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March 26, 2017

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Commentary > China Post > Peter Brookes
In February at the U.S. intelligence community's annual threat-assessment hearings on Capitol Hill before the national security committees, the following exchange took place in an open session of the Senate Intelligence Committee:
On Tuesday, the Obama administration released its new nuclear strategy; today, the U.S. president will ink a new nuke treaty with the Russians in Prague. Next week, he'll host an all-world atomic affair in Washington. It's a veritable "no-nukes-palooza."
With more than a billion people, human and religious rights in China cannot be overlooked, either. While perhaps freer than ever before in some contexts, the Chinese people are still repressed by their government.
As the world's most populous nation and one of the last communist strongholds amasses political, economic and military power, the United States and the rest of the world must decide on a strategy for handling relations with the "Middle Kingdom."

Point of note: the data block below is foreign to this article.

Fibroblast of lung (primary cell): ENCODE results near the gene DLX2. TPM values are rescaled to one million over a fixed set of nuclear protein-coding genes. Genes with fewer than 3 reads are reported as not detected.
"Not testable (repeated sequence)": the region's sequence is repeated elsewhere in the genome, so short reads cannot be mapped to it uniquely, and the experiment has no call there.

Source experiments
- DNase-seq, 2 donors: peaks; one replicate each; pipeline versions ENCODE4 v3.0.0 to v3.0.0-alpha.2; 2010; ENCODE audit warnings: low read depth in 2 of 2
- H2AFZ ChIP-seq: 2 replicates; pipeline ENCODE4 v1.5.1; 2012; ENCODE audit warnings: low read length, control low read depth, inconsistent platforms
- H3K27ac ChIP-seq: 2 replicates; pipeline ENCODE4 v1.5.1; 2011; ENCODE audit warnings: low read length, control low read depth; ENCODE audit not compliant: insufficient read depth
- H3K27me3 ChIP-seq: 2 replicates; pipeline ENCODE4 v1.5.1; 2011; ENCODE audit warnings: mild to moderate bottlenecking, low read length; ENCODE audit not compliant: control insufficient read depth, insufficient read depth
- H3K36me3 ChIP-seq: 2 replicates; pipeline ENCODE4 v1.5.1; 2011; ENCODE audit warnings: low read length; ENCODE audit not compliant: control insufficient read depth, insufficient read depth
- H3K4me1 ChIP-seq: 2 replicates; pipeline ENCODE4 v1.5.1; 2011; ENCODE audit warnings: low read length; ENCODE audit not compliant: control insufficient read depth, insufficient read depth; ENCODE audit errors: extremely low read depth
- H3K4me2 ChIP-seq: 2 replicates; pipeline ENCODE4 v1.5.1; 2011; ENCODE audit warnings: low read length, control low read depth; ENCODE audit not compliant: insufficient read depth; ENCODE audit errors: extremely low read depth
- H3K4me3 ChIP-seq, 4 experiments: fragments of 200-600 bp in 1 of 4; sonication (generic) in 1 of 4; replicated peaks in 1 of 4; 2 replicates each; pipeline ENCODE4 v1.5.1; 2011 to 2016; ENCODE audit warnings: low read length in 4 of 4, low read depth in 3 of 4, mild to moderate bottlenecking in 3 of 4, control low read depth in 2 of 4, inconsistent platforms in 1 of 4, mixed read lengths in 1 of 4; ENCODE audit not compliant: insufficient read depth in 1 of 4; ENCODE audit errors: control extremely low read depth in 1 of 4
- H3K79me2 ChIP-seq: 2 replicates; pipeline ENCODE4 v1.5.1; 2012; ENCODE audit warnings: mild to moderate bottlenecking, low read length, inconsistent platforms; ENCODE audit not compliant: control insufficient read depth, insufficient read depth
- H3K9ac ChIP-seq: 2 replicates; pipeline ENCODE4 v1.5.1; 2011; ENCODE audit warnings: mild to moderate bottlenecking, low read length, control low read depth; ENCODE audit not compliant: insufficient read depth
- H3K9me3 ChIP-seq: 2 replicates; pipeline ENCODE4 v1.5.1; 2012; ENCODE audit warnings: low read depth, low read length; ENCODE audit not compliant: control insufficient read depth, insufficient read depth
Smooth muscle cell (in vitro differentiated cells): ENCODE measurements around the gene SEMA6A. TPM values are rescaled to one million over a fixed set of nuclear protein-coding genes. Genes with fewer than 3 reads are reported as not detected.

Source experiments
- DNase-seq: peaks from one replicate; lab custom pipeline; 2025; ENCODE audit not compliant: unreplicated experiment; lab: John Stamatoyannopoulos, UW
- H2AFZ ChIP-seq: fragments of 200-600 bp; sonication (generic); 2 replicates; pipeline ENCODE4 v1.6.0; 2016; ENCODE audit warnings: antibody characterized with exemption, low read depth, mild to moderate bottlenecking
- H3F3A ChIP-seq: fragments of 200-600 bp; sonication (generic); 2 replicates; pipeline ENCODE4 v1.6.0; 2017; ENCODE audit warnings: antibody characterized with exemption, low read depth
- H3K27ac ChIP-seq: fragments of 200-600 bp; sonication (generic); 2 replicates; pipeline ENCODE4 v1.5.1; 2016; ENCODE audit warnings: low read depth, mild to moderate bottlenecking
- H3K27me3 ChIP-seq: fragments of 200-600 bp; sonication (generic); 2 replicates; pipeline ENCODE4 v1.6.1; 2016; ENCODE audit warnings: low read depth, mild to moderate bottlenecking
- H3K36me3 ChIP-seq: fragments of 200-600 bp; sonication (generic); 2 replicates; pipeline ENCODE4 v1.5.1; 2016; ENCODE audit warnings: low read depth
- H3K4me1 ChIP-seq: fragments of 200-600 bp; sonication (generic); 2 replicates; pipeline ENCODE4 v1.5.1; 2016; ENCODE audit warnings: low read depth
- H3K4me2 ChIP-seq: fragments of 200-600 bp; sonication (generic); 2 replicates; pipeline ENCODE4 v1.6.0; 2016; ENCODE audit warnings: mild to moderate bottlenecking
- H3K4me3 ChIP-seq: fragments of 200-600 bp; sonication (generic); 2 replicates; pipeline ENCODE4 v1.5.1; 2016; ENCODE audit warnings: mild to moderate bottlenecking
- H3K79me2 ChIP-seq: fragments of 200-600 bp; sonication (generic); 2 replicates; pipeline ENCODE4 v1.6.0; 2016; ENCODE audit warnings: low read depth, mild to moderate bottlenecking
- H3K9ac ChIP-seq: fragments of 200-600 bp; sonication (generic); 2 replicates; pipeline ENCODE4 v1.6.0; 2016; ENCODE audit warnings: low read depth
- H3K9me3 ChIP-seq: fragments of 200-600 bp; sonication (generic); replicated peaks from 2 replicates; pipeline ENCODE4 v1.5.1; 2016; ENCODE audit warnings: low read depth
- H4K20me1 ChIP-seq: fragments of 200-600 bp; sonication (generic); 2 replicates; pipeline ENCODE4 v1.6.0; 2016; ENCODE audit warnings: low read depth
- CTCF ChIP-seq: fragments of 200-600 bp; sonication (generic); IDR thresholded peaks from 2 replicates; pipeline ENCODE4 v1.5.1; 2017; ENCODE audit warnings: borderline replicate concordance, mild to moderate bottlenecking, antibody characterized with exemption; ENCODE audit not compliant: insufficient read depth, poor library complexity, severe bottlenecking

After nearly a year of well-intentioned efforts to develop the United States' relationship with the People's Republic of China, President Barack Obama isn't so gung-ho anymore -- and ties are taking a downturn.
Let me be clear (as President Obama loves to say): After a year in office, there isn't much for this White House to brag about foreign policy-wise, in spite of rhetorical flourishes and grandiose promises.
Adding to the problem, a U.S. government report claims the Chavez regime is turning a blind eye to FARC cocaine trafficking through Venezuela, which finds its way to the U.S. -- and elsewhere.
Despite all the Obama administration's chin-rubbing and hand-wringing about how to proceed in Afghanistan, the president hasn't even been to the war-torn country since entering the White House -- or before making the fateful decision about the new strategy and troop levels.
Most Americans have painfully noticed that President Obama's domestic policies aren't getting the job done with record deficits, soaring public debt and rising unemployment -- not to mention the nightmarish health care debate.
If you were troubled by President Obama's "Wow Bow" in Japan, you won't be any happier with the "kowtow" during his just-concluded trip to the People's Republic of China.
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